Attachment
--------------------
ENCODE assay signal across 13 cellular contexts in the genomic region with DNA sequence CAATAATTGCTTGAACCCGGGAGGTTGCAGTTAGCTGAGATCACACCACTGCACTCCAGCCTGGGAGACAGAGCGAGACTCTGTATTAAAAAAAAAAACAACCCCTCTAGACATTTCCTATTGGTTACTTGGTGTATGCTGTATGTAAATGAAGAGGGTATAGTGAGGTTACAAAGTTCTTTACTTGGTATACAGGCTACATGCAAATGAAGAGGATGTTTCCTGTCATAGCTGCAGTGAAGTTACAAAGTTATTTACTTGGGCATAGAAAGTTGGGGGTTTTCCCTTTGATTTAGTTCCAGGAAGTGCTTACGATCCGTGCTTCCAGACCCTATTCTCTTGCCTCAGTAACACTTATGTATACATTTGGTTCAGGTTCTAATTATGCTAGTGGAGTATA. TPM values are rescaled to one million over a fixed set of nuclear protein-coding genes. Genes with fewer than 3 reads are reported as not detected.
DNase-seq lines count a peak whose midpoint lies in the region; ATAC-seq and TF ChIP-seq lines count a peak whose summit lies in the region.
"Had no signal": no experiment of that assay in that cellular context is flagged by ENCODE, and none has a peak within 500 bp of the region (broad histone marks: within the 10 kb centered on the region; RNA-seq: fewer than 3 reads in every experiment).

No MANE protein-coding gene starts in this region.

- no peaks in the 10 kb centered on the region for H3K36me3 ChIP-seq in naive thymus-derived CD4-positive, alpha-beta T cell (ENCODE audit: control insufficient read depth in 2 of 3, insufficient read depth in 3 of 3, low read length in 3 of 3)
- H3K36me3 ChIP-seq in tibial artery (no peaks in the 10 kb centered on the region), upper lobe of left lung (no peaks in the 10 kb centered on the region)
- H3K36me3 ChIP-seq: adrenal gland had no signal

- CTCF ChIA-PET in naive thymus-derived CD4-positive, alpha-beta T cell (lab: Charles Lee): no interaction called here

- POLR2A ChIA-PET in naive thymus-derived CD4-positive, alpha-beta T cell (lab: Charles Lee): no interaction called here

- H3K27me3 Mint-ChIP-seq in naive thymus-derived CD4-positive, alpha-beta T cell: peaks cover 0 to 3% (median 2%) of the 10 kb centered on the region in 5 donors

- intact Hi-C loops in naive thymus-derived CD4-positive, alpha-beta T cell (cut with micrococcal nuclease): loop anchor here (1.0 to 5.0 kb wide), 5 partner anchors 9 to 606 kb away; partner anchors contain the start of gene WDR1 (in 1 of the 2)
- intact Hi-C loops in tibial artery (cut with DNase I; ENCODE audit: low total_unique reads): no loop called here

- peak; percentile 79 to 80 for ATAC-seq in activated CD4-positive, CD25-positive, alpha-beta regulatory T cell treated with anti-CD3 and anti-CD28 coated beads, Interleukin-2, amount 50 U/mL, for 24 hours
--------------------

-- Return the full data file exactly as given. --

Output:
ENCODE assay signal across 13 cellular contexts in the genomic region with DNA sequence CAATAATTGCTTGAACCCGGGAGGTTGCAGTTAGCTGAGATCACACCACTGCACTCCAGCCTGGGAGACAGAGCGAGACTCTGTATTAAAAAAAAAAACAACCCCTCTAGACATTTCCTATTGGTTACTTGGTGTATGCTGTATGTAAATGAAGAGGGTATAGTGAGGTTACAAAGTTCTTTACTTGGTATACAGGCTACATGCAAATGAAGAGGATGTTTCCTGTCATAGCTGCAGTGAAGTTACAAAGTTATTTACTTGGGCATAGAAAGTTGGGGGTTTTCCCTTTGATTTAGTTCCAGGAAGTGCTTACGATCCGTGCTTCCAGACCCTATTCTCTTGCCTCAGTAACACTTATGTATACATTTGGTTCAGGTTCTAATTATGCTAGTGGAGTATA. TPM values are rescaled to one million over a fixed set of nuclear protein-coding genes. Genes with fewer than 3 reads are reported as not detected.
DNase-seq lines count a peak whose midpoint lies in the region; ATAC-seq and TF ChIP-seq lines count a peak whose summit lies in the region.
"Had no signal": no experiment of that assay in that cellular context is flagged by ENCODE, and none has a peak within 500 bp of the region (broad histone marks: within the 10 kb centered on the region; RNA-seq: fewer than 3 reads in every experiment).

No MANE protein-coding gene starts in this region.

- no peaks in the 10 kb centered on the region for H3K36me3 ChIP-seq in naive thymus-derived CD4-positive, alpha-beta T cell (ENCODE audit: control insufficient read depth in 2 of 3, insufficient read depth in 3 of 3, low read length in 3 of 3)
- H3K36me3 ChIP-seq in tibial artery (no peaks in the 10 kb centered on the region), upper lobe of left lung (no peaks in the 10 kb centered on the region)
- H3K36me3 ChIP-seq: adrenal gland had no signal

- CTCF ChIA-PET in naive thymus-derived CD4-positive, alpha-beta T cell (lab: Charles Lee): no interaction called here

- POLR2A ChIA-PET in naive thymus-derived CD4-positive, alpha-beta T cell (lab: Charles Lee): no interaction called here

- H3K27me3 Mint-ChIP-seq in naive thymus-derived CD4-positive, alpha-beta T cell: peaks cover 0 to 3% (median 2%) of the 10 kb centered on the region in 5 donors

- intact Hi-C loops in naive thymus-derived CD4-positive, alpha-beta T cell (cut with micrococcal nuclease): loop anchor here (1.0 to 5.0 kb wide), 5 partner anchors 9 to 606 kb away; partner anchors contain the start of gene WDR1 (in 1 of the 2)
- intact Hi-C loops in tibial artery (cut with DNase I; ENCODE audit: low total_unique reads): no loop called here

- peak; percentile 79 to 80 for ATAC-seq in activated CD4-positive, CD25-positive, alpha-beta regulatory T cell treated with anti-CD3 and anti-CD28 coated beads, Interleukin-2, amount 50 U/mL, for 24 hours